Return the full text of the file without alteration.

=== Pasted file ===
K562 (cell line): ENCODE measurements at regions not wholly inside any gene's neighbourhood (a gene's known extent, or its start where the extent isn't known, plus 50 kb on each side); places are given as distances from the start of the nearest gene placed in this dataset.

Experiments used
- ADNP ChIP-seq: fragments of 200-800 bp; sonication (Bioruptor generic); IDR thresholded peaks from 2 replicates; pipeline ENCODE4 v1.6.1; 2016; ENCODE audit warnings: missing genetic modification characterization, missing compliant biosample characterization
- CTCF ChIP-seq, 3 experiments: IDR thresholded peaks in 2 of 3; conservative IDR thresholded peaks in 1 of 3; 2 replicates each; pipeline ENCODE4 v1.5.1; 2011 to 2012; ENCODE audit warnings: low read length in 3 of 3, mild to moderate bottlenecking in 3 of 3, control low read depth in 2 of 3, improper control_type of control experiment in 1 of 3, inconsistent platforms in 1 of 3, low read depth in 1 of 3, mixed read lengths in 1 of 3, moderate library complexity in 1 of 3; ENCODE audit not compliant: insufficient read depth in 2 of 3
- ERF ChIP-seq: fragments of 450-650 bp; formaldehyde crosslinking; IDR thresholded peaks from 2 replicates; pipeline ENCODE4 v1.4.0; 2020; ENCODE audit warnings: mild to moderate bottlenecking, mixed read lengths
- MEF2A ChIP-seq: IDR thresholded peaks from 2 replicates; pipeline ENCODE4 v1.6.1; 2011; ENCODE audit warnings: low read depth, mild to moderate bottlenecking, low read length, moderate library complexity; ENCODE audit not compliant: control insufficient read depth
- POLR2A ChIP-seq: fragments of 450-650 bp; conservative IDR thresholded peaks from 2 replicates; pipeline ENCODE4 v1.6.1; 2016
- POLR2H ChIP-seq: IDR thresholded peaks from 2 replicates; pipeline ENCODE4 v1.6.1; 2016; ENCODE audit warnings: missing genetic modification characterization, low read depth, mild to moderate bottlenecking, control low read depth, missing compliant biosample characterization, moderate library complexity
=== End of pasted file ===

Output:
K562 (cell line): ENCODE measurements at regions not wholly inside any gene's neighbourhood (a gene's known extent, or its start where the extent isn't known, plus 50 kb on each side); places are given as distances from the start of the nearest gene placed in this dataset.

Experiments used
- ADNP ChIP-seq: fragments of 200-800 bp; sonication (Bioruptor generic); IDR thresholded peaks from 2 replicates; pipeline ENCODE4 v1.6.1; 2016; ENCODE audit warnings: missing genetic modification characterization, missing compliant biosample characterization
- CTCF ChIP-seq, 3 experiments: IDR thresholded peaks in 2 of 3; conservative IDR thresholded peaks in 1 of 3; 2 replicates each; pipeline ENCODE4 v1.5.1; 2011 to 2012; ENCODE audit warnings: low read length in 3 of 3, mild to moderate bottlenecking in 3 of 3, control low read depth in 2 of 3, improper control_type of control experiment in 1 of 3, inconsistent platforms in 1 of 3, low read depth in 1 of 3, mixed read lengths in 1 of 3, moderate library complexity in 1 of 3; ENCODE audit not compliant: insufficient read depth in 2 of 3
- ERF ChIP-seq: fragments of 450-650 bp; formaldehyde crosslinking; IDR thresholded peaks from 2 replicates; pipeline ENCODE4 v1.4.0; 2020; ENCODE audit warnings: mild to moderate bottlenecking, mixed read lengths
- MEF2A ChIP-seq: IDR thresholded peaks from 2 replicates; pipeline ENCODE4 v1.6.1; 2011; ENCODE audit warnings: low read depth, mild to moderate bottlenecking, low read length, moderate library complexity; ENCODE audit not compliant: control insufficient read depth
- POLR2A ChIP-seq: fragments of 450-650 bp; conservative IDR thresholded peaks from 2 replicates; pipeline ENCODE4 v1.6.1; 2016
- POLR2H ChIP-seq: IDR thresholded peaks from 2 replicates; pipeline ENCODE4 v1.6.1; 2016; ENCODE audit warnings: missing genetic modification characterization, low read depth, mild to moderate bottlenecking, control low read depth, missing compliant biosample characterization, moderate library complexity